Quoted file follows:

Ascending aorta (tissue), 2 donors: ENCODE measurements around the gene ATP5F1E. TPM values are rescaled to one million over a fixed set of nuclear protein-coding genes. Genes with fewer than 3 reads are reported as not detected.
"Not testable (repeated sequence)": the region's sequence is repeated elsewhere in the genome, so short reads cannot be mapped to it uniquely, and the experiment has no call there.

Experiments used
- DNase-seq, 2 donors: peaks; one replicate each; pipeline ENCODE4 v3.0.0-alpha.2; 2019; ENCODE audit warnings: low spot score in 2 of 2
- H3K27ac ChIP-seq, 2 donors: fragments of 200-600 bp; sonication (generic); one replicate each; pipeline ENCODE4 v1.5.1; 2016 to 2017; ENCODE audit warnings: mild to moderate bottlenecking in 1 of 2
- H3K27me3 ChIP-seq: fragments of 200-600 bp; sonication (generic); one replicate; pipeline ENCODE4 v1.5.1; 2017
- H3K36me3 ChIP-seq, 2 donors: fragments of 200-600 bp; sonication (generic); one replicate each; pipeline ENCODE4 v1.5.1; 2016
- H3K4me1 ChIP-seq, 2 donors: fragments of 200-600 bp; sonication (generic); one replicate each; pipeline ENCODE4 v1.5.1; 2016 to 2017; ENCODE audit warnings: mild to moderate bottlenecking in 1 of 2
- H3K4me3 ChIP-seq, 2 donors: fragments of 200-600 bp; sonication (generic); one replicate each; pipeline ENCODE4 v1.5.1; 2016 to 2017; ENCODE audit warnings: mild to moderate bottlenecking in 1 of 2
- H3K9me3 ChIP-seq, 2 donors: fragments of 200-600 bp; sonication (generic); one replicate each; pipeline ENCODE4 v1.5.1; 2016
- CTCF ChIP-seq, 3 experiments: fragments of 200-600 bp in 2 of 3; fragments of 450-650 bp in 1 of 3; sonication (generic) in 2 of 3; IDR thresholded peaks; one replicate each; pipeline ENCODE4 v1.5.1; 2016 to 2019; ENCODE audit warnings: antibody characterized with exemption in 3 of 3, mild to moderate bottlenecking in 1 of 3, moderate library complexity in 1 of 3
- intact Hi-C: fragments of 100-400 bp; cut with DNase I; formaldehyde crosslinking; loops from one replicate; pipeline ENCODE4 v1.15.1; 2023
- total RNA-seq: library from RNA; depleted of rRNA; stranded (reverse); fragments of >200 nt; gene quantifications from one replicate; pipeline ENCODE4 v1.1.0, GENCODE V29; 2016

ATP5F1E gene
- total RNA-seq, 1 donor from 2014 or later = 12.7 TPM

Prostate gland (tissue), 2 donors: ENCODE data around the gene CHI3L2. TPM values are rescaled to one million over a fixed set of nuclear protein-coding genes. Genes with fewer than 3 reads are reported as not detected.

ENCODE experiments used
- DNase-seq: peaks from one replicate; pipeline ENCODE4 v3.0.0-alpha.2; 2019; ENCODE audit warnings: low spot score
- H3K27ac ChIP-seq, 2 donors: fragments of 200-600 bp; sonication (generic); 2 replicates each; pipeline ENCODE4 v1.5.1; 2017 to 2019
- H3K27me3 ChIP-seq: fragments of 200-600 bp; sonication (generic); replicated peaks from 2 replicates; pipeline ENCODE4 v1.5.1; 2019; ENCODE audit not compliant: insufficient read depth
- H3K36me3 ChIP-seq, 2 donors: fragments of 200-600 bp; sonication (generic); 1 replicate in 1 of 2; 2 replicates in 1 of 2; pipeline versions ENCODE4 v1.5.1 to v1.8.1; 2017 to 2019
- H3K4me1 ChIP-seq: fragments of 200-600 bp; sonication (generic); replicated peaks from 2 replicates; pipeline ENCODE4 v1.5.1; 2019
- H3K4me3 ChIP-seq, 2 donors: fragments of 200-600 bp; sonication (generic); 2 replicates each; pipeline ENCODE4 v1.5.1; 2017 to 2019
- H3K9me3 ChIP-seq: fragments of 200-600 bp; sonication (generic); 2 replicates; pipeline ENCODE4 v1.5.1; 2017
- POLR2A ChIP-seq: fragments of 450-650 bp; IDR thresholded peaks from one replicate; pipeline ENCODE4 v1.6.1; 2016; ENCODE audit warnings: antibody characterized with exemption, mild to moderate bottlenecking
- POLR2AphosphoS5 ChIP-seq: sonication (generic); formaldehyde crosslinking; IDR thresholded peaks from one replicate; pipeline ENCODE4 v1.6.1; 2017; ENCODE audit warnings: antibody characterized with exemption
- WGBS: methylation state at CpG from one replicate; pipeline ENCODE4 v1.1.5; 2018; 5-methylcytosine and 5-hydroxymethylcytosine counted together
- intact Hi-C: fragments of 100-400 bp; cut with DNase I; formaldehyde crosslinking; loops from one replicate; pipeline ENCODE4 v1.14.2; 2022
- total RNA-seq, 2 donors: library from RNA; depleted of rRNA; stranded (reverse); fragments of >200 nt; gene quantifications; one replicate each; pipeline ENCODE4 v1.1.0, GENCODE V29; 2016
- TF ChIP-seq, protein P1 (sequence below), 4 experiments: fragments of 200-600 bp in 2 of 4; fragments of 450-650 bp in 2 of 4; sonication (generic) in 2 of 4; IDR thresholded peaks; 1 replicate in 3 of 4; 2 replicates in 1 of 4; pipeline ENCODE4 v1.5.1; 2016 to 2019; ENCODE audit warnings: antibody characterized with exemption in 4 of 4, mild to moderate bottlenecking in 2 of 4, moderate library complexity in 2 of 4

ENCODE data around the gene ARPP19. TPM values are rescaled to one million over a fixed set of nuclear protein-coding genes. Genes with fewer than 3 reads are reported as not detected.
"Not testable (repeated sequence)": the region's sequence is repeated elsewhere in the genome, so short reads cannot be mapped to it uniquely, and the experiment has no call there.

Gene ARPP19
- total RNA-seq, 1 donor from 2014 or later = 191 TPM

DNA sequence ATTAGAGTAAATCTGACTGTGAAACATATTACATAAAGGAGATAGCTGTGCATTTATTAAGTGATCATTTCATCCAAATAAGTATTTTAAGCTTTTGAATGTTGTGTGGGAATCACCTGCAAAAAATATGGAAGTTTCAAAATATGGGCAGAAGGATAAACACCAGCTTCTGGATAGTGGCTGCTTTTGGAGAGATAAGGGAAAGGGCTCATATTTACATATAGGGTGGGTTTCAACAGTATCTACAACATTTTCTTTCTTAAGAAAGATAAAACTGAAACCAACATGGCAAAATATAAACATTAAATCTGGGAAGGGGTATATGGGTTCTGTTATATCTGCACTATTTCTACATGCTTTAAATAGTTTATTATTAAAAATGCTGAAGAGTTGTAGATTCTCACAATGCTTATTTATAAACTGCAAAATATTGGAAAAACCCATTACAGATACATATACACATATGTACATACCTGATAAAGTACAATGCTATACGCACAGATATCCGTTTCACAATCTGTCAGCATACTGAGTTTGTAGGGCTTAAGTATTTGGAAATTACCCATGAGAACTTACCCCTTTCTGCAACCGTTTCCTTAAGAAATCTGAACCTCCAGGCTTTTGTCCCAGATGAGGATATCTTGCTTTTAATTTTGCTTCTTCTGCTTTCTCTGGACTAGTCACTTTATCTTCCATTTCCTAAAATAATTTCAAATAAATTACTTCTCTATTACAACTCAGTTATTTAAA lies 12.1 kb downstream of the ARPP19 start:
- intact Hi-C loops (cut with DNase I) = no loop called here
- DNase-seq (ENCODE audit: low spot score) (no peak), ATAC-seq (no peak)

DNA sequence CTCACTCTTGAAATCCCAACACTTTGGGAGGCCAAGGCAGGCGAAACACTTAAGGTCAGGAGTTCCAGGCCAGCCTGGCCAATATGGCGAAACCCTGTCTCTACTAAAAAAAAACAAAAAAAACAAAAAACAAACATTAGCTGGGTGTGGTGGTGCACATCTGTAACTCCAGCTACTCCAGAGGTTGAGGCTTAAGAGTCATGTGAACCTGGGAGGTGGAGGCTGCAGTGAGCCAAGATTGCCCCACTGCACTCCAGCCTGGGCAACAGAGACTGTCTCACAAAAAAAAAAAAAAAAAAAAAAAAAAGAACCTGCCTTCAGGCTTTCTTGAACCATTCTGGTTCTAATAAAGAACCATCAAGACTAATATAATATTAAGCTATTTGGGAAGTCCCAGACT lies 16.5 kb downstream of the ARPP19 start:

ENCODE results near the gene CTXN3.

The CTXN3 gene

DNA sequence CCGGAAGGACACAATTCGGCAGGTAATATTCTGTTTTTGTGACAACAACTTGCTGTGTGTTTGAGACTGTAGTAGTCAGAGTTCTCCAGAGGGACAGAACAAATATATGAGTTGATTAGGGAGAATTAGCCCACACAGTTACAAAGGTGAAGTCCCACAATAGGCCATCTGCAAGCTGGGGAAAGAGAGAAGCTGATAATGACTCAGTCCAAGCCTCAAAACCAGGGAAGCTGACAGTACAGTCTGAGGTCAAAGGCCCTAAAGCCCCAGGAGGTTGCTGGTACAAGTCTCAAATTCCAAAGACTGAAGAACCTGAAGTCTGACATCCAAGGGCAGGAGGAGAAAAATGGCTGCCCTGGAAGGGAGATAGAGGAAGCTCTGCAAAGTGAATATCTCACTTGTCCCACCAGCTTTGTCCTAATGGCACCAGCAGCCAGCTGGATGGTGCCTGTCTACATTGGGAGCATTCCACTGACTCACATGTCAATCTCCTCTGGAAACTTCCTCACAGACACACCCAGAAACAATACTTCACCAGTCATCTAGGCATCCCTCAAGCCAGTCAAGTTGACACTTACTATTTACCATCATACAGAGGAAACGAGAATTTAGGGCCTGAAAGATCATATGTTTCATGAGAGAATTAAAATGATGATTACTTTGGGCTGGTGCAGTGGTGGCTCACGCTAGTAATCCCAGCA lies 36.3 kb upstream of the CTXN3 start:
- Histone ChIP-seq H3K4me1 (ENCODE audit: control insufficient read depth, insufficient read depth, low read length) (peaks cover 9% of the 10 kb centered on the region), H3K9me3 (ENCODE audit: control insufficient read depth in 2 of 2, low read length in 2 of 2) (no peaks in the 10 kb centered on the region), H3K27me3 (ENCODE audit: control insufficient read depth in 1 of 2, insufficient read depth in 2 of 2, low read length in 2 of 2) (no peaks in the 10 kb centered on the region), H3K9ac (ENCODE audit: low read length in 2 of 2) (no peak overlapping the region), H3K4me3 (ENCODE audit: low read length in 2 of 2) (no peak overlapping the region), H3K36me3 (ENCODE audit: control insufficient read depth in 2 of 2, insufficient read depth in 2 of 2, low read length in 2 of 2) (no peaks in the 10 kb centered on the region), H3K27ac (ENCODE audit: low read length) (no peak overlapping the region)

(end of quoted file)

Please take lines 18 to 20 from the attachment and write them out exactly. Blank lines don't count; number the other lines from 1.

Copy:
- DNase-seq: peaks from one replicate; pipeline ENCODE4 v3.0.0-alpha.2; 2019; ENCODE audit warnings: low spot score
- H3K27ac ChIP-seq, 2 donors: fragments of 200-600 bp; sonication (generic); 2 replicates each; pipeline ENCODE4 v1.5.1; 2017 to 2019
- H3K27me3 ChIP-seq: fragments of 200-600 bp; sonication (generic); replicated peaks from 2 replicates; pipeline ENCODE4 v1.5.1; 2019; ENCODE audit not compliant: insufficient read depth